January 4, 2016

The Antitrust Week In Review

Here are some of the developments in antitrust news this past week that we found interesting and are following:

RadioShack Antitrust Lawsuit: Sony, Samsung, Toshiba And Others Accused Of Illegal Price-Fixing Conspiracy.  The liquidation trustee for the former retail giant RadioShack is accusing five of the world’s largest consumer electronics companies of illegally conspiring to create an intricate price-fixing scheme that artificially inflated the cost of optical disk drives, a common component present in many devices, computers and appliances.  In a federal antitrust lawsuit filed Wednesday in Northern California, the trustee accused Sony Corporation, Toshiba Corporation, Samsung, Philips Electronics and Light-On IT Corp. of participating in a “six-year price-fixing conspiracy,” which allegedly took place from January 2004 until at least January 2010.

Dow and DuPont will merge in a $130-billion megadeal, then split 3 ways.  Industrial giants Dow Chemical Co. and DuPont Co. said Friday that they had agreed to merge and form a chemicals and agricultural powerhouse valued at $130 billion.  After the all-stock merger, the new company — to be called DowDuPont —plans to split again into three publicly traded companies, with one focused on agriculture, another on materials and plastics and a third on specialty products.  Given the proposed new company’s size, the deal is expected to receive antitrust scrutiny.

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Categories: Antitrust and Price Fixing, General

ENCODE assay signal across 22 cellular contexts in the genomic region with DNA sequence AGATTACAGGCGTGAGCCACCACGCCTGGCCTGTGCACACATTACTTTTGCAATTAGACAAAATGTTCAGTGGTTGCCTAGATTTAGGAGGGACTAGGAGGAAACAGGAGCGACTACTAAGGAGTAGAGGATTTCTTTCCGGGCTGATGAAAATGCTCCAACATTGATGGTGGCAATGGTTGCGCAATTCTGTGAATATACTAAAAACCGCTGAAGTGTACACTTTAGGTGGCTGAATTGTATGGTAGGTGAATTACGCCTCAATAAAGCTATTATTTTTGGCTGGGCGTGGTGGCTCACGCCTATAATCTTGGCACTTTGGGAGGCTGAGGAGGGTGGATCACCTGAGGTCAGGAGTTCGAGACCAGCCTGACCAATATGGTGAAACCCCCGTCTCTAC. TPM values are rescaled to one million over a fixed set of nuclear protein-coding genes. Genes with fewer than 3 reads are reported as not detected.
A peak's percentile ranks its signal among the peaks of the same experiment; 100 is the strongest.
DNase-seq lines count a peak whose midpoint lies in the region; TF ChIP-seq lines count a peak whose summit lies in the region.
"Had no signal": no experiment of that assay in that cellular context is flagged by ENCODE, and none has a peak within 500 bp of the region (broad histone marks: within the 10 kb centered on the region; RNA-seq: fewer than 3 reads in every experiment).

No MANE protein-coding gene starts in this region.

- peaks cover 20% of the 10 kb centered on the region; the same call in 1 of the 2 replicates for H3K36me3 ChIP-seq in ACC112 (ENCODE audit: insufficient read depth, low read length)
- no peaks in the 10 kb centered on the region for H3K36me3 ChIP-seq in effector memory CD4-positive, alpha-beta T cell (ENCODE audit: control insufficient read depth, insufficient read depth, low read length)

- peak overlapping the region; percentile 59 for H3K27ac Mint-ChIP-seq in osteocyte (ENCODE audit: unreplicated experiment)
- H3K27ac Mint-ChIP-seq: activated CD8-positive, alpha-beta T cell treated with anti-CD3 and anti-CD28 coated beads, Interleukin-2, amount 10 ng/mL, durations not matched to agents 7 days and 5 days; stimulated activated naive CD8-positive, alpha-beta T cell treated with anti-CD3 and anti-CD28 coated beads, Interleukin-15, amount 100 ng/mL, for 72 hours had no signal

July 13, 2015

    The Antitrust Week In Review

    Here are some of the developments in antitrust news this past week that we found interesting and are following.

    MasterCard Faces Antitrust Charges in E.U.  European antitrust officials have filed formal charges against MasterCard, accusing the company of harming consumers and retailers by setting artificially high fees for credit card transactions in Europe.  The European Commission said MasterCard had prevented some retailers from processing transactions in countries with lower fees. The commission also said that MasterCard’s fees were unfair to tourists traveling in Europe.

    FTC exploring Apple rules for streaming music rivals in App Store.  U.S. government antitrust regulators are investigating claims that Apple’s treatment of rival streaming music apps is illegal under antitrust law, according to industry sources.  Apple recently launched a new music streaming service, Apple Music.  It also provides the App Store platform for competing streaming services including Jango, Spotify, Rhapsody and others.

    States line up to scrutinize Aetna’s $33 Billion Humana deal.  U.S. insurance regulators and state attorneys general are lining up to examine Aetna Inc’s proposed $33 billion takeover of rival Humana Inc. for potential harm to consumers, complicating what was already expected to be a tough review by federal antitrust authorities.  Insurance commissioners in 18 states including Texas, Kentucky and Florida will study merger documents provided by Humana to determine whether the deal will harm competition and lead to higher insurance premiums or diminished access to healthcare providers.  Moreover, while the U.S. Department of Justice is taking the lead on scrutinizing the transaction, at least three state attorneys general – in Florida, Mississippi and Massachusetts – have stated they will look at the proposed acquisition as well.

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    Categories: Antitrust and Price Fixing, Antitrust Policy, International Competition Issues

      July 6, 2015

      The Antitrust Week In Review

      Here are some of the developments in antitrust news this past week that we found interesting and are following.